Note: This blog's templates will be updated this afternoon to a responsive design bringing it in line with

At that time, we will also change to the Facebook commenting system. You will need to log in with a Facebook account in order to comment.

« Dolphins bill appears stalled in Fla. House; Still moving in Senate | Main | Marco Rubio immigration-myth-busting shop knocks Shark Tank's 'Marco Phone', rival(?) Rand Paul, media »

UPDATED Miami-Dade mayor made Tallahassee trip to lobby for Dolphins' stadium renovation deal


The day after Miami-Dade commissioners OK'ed a referendum to help the Miami Dolphins fund a $350 million renovation to Sun Life Stadium, Mayor Carlos Gimenez traveled to Tallahassee.

The county-funded trip had been scheduled before the deal Gimenez negotiated was approved, with the mayor planning to promote Miami-Dade's broader legislative agenda, a spokeswoman said Wednesday. But after commissioners voted for the Dolphins referendum, Gimenez's one-day trip last Thursday turned largely into a "fact-giving" mission to brief legislators on the proposal's fine print, spokeswoman Suzy Trutie said.

Trutie said the mayor was not lobbying for votes: "He truly went up there to give the facts."

UPDATE: Gimenez later reiterated that he does not consider his trip "lobbying" because he said he didn't ask lawmakers for their vote.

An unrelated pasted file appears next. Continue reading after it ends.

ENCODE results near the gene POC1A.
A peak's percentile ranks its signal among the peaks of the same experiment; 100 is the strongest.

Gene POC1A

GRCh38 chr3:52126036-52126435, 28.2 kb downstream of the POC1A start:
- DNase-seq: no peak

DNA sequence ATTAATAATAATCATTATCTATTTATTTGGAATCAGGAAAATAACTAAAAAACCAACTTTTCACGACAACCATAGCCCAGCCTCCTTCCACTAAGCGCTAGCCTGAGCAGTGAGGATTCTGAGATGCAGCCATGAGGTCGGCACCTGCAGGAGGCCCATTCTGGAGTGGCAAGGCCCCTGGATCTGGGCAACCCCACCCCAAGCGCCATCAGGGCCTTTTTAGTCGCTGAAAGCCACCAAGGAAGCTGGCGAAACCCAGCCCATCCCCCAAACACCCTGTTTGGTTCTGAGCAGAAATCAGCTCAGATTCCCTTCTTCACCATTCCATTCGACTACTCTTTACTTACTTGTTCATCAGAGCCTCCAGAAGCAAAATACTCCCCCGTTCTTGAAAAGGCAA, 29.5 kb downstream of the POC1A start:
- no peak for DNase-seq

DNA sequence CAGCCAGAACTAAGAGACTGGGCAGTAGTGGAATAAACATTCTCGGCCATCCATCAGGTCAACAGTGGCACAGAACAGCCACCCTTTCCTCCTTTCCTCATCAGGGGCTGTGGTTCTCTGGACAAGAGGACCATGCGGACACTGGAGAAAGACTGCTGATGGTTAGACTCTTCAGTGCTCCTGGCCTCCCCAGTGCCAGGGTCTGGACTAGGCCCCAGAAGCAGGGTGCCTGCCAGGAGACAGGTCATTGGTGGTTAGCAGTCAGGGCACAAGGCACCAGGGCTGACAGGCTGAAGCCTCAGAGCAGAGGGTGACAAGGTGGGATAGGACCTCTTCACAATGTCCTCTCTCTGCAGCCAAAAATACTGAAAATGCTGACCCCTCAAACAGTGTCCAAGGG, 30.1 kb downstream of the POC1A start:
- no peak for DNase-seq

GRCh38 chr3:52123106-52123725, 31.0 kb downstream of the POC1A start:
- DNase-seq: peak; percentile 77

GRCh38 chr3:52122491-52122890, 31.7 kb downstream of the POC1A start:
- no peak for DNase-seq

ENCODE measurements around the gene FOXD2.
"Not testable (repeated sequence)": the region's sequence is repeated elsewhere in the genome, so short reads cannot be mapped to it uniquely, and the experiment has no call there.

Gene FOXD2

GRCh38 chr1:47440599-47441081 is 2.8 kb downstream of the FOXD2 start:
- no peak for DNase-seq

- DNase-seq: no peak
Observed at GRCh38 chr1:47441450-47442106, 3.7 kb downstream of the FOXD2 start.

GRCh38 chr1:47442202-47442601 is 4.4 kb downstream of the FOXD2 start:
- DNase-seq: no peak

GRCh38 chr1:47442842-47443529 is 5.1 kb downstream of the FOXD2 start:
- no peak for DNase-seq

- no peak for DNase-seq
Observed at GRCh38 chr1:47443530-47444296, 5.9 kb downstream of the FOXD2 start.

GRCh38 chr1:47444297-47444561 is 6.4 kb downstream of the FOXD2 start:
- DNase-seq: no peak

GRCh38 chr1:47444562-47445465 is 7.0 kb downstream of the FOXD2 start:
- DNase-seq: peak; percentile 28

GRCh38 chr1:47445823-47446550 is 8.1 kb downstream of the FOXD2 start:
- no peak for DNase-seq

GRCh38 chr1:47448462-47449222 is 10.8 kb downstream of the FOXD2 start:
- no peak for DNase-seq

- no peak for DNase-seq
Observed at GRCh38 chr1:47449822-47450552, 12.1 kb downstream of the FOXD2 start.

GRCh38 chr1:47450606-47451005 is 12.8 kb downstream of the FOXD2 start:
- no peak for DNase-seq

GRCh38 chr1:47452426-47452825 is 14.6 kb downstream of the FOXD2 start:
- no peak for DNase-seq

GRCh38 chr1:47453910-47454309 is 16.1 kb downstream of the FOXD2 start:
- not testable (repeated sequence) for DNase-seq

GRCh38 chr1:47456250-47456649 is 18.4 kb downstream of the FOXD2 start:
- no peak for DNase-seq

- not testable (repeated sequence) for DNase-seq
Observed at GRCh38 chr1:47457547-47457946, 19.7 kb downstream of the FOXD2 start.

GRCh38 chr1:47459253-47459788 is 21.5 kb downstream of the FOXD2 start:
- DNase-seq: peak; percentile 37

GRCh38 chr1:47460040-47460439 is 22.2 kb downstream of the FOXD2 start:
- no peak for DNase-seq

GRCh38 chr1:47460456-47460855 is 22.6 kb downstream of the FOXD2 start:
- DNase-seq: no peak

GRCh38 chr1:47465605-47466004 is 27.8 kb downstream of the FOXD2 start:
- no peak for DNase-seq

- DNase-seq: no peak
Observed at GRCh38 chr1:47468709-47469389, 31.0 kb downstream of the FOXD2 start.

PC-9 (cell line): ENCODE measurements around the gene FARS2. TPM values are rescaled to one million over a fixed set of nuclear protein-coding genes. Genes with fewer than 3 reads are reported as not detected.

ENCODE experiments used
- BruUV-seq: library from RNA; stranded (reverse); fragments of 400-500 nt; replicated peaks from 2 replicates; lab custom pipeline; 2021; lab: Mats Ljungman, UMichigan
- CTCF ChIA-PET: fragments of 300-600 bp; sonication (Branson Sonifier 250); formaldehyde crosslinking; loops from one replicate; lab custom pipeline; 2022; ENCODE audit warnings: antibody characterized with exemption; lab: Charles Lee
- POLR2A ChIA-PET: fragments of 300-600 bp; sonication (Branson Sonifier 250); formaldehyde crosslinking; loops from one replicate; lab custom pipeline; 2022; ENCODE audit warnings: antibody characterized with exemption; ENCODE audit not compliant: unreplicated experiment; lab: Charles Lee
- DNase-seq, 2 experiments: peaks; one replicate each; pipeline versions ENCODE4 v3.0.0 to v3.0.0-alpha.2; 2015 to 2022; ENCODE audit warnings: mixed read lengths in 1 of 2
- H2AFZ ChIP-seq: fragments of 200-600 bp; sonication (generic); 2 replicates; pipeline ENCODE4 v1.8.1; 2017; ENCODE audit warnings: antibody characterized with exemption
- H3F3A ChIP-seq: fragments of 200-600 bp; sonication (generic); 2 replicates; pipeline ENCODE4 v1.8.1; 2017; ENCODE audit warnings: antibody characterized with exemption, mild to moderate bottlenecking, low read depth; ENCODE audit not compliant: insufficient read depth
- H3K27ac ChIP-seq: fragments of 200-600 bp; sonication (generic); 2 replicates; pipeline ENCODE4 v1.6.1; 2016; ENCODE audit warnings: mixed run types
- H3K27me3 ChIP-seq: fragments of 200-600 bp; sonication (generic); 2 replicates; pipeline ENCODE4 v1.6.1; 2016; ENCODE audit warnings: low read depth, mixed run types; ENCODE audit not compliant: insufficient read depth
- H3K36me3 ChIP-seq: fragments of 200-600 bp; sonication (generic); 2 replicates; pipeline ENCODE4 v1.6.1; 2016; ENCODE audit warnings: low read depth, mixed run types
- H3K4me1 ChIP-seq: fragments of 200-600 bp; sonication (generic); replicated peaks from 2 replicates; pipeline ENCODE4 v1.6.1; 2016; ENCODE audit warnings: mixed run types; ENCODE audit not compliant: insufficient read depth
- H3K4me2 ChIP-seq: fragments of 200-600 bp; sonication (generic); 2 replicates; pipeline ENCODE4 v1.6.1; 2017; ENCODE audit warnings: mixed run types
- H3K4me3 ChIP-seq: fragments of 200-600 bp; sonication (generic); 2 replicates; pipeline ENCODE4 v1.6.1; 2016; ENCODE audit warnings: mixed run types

"I'm here to tell you what the deal is," the mayor said he told legislators. "I'm not here to change your mind." 

Gimenez argued that when he describes the deal as among the best negotiated with sports teams -- which he has noted repeatedly in interviews -- he is providing "facts," not advocacy.

"I do support the deal. I was the guy who negotiated the deal," the mayor said. "I didn't go to Tallahassee to lobby for it."

The referendum is conditioned on legislative approval of Dolphins-backed bills allowing the county to increase the mainland Miami-Dade hotel-tax rate to 7 percent from 6 percent. The Dolphins have also asked for an additional $3 million annual sales-tax subsidy.

Though the legislation moved quickly through committees in the state Capitol, it has slowed down more recently. And the Florida House and Senate versions still differ substantially, a potential problem less than three weeks before the annual lawmaking session ends May 3. The final bills would need to match.

The mayor's schedule shows Gimenez, a Republican in a nonpartisan post, met with House Speaker Will Weatherford, R-Wesley Chapel, and with Adam Hollingsworth, Republican Gov. Rick Scott's chief of staff.

Gimenez also met with the bills' sponsors, Rep. Eddy Gonzalez, R-Hialeah, and Sen. Oscar Braynon II, D-Miami Gardens. And he met with a trio of vocal House opponents from Miami, Democrat José Javier Rodríguez and Republicans Michael Bileca and Carlos Trujillo, and with other local lawmakers: Sen. Anitere Flores, R-Miami, and Hialeah Republicans Sen. René García and Rep. José Oliva.

Oliva voted against the bill in committee, and Flores has said she opposes the legislation.